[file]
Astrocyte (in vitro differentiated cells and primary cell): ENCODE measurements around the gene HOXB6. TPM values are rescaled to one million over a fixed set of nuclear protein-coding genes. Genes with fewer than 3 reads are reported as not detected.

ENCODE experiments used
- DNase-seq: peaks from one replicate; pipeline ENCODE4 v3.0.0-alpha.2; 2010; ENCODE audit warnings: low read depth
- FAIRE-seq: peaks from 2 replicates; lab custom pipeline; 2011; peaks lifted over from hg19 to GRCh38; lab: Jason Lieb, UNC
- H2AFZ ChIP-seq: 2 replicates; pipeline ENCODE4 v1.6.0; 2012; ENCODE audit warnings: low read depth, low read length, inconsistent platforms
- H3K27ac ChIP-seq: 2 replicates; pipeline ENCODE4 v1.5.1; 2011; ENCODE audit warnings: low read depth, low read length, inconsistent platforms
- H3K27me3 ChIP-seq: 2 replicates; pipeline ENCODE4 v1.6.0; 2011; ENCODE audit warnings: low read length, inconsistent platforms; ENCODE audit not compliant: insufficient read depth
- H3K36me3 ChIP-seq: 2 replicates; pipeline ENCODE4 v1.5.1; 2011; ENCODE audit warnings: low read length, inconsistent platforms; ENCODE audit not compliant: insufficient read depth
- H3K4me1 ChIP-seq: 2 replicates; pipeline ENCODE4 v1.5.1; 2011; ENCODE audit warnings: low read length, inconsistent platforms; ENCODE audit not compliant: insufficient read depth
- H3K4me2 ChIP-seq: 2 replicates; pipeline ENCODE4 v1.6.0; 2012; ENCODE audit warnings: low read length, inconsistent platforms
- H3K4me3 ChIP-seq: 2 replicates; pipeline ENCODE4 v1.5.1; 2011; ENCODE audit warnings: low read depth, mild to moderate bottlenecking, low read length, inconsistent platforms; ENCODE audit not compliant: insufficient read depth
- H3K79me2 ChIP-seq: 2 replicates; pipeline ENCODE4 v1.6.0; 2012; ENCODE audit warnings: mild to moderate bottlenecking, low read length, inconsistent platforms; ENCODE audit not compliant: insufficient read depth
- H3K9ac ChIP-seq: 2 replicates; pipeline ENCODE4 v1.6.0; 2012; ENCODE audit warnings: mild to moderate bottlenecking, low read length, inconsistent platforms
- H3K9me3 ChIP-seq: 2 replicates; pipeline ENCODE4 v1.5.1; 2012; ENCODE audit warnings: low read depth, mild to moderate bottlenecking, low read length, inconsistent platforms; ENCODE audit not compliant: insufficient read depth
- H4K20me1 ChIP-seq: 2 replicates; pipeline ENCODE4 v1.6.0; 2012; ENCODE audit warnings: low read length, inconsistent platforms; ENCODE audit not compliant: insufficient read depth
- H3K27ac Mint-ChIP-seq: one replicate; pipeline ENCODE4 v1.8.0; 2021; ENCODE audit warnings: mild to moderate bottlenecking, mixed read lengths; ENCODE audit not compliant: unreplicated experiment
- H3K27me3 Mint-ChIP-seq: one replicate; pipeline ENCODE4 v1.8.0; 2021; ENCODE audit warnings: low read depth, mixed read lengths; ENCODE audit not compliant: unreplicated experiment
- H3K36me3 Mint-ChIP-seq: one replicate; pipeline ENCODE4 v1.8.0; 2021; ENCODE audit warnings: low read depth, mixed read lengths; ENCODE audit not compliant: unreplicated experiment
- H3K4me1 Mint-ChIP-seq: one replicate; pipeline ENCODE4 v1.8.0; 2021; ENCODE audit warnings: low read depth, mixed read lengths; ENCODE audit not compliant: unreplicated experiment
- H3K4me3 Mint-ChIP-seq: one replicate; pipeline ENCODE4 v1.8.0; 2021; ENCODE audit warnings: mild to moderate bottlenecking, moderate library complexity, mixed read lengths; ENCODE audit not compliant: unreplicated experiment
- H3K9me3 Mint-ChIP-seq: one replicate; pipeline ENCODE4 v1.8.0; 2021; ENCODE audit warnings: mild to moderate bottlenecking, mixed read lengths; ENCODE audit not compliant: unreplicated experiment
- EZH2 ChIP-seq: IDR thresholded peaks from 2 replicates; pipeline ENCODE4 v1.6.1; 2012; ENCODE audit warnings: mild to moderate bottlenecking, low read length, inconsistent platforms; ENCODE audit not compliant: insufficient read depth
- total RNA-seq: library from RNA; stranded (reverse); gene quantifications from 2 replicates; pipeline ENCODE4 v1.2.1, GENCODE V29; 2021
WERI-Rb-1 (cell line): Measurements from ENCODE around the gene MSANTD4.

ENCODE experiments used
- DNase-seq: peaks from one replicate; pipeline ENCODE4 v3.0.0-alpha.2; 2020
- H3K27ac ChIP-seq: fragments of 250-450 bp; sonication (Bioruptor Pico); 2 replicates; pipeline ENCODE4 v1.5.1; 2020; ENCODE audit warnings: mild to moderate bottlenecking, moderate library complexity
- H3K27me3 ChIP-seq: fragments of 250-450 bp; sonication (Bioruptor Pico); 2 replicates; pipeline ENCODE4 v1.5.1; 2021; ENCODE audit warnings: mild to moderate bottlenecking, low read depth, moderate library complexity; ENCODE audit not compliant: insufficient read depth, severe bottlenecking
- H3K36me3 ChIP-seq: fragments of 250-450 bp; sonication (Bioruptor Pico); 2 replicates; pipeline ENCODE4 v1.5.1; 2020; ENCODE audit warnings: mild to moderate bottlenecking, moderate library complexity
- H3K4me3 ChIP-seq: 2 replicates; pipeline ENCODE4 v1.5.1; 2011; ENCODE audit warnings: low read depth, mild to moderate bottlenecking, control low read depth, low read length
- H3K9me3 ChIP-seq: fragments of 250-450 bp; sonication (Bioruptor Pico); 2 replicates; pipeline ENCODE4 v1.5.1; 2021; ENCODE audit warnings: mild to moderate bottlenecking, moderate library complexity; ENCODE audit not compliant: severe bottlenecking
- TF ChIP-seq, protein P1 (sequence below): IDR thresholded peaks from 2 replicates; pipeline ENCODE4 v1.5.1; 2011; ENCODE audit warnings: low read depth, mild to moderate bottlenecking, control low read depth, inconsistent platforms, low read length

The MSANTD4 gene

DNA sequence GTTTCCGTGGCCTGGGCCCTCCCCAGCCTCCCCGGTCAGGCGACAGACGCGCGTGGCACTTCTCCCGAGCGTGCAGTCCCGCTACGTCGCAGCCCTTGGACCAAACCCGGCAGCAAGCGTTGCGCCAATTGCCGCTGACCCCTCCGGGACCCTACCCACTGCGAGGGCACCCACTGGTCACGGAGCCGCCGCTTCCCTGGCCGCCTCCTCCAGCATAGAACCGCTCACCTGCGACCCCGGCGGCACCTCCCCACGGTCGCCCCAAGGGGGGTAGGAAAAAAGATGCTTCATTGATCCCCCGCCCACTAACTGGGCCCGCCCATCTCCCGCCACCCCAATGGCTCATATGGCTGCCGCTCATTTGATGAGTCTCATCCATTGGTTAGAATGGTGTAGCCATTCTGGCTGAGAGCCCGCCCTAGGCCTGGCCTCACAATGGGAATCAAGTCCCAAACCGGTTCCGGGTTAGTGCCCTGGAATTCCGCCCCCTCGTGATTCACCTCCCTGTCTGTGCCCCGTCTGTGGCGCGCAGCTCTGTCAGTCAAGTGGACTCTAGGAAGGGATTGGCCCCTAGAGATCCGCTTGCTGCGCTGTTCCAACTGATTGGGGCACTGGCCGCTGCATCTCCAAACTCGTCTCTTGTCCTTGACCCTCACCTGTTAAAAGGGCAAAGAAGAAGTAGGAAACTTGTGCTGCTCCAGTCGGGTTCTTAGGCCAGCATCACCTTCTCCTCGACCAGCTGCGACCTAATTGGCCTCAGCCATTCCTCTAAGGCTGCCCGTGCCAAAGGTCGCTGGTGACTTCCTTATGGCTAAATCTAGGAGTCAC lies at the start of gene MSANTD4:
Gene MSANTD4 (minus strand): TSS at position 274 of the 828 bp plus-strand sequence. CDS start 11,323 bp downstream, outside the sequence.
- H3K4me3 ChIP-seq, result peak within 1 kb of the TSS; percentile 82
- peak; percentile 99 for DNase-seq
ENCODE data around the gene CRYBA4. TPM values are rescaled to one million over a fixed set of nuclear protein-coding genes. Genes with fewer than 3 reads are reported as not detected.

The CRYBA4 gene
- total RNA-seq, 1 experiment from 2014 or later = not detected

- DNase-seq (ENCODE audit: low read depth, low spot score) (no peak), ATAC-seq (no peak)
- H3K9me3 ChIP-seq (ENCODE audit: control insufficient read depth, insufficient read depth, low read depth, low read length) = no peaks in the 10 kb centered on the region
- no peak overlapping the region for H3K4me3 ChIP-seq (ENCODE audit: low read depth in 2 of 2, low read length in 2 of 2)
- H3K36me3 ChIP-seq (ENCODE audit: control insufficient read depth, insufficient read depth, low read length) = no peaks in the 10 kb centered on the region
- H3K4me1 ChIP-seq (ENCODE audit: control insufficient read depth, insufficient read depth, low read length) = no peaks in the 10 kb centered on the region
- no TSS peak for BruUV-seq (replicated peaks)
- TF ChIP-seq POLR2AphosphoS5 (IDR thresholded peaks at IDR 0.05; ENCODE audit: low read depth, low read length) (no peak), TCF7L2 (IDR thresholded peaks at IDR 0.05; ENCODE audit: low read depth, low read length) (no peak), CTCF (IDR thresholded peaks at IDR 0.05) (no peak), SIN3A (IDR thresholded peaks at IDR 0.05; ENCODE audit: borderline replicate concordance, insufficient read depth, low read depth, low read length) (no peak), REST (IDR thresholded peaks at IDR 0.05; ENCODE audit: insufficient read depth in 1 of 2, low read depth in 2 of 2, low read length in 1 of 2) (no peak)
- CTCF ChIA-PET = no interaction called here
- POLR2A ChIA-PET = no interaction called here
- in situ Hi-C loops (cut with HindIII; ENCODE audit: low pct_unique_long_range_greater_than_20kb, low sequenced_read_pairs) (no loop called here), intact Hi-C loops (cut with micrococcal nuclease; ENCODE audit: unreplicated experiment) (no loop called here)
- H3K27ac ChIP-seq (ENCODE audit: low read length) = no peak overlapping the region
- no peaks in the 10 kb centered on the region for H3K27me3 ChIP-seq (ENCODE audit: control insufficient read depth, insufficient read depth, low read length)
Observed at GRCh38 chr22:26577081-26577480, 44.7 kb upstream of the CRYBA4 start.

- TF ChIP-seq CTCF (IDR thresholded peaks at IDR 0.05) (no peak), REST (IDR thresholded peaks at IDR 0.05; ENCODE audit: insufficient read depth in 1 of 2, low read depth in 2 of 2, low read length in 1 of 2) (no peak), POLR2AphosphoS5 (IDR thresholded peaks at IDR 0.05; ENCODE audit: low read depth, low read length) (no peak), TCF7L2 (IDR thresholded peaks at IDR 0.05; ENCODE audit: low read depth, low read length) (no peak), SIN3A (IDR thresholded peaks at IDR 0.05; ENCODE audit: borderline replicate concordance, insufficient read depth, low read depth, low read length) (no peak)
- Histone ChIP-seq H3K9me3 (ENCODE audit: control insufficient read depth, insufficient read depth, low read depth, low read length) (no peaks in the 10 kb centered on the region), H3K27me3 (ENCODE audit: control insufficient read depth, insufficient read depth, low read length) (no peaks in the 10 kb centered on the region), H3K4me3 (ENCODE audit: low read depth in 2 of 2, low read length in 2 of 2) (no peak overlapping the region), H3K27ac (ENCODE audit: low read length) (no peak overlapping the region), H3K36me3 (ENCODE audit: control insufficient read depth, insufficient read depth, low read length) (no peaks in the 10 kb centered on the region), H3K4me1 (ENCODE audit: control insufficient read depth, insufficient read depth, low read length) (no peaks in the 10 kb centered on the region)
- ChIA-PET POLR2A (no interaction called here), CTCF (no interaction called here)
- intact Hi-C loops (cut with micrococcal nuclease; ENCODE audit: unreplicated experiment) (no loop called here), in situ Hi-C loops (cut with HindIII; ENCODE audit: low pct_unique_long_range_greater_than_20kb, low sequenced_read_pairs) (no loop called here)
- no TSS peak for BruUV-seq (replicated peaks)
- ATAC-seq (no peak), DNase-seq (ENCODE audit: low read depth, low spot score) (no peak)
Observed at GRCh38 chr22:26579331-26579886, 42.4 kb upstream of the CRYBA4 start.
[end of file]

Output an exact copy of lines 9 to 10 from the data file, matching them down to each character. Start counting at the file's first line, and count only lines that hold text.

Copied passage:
- H3K4me1 ChIP-seq: 2 replicates; pipeline ENCODE4 v1.5.1; 2011; ENCODE audit warnings: low read length, inconsistent platforms; ENCODE audit not compliant: insufficient read depth
- H3K4me2 ChIP-seq: 2 replicates; pipeline ENCODE4 v1.6.0; 2012; ENCODE audit warnings: low read length, inconsistent platforms